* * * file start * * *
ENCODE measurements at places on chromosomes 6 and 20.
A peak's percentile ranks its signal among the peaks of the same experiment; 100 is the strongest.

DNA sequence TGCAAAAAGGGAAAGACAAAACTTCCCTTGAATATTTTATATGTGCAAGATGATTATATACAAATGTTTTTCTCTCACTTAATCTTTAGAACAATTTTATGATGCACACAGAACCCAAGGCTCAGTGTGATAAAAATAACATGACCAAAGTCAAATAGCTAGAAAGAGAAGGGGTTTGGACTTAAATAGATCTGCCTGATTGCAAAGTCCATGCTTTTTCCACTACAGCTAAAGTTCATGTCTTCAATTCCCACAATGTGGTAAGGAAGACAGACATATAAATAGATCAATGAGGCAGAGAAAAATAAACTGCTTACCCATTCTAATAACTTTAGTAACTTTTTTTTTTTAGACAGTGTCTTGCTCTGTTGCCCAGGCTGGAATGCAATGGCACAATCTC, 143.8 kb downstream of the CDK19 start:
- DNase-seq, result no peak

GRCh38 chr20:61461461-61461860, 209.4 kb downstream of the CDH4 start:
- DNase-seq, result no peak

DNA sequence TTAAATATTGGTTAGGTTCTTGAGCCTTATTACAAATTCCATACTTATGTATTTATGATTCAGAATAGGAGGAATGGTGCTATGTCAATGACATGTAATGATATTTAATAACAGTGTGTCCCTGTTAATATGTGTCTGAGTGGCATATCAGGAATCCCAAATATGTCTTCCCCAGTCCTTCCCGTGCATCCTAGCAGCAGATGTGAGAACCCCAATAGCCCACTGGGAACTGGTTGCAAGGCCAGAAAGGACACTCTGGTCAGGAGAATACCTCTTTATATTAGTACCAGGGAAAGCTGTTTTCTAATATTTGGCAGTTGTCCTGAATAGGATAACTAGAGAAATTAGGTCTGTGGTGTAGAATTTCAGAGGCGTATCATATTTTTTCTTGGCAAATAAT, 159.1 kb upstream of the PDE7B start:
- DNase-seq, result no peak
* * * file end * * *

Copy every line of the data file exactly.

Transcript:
ENCODE measurements at places on chromosomes 6 and 20.
A peak's percentile ranks its signal among the peaks of the same experiment; 100 is the strongest.

DNA sequence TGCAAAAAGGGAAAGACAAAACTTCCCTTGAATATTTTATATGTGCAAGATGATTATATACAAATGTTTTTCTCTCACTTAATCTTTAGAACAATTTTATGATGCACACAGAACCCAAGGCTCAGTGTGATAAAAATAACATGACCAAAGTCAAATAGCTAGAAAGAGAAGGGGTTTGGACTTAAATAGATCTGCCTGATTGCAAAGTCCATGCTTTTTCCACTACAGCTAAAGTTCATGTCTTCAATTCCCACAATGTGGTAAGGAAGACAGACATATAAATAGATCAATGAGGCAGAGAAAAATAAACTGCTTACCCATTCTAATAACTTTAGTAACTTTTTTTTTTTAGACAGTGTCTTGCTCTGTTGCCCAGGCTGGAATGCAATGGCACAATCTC, 143.8 kb downstream of the CDK19 start:
- DNase-seq, result no peak

GRCh38 chr20:61461461-61461860, 209.4 kb downstream of the CDH4 start:
- DNase-seq, result no peak

DNA sequence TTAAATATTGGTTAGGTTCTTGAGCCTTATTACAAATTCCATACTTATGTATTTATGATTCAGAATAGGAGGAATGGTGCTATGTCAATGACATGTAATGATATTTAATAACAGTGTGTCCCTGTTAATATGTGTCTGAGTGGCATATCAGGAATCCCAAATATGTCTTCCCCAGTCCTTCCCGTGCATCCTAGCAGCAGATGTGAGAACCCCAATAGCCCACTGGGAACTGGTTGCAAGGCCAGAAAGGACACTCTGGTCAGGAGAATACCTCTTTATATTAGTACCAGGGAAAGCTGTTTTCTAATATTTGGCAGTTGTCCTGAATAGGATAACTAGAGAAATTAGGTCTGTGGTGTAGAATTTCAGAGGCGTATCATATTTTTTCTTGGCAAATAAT, 159.1 kb upstream of the PDE7B start:
- DNase-seq, result no peak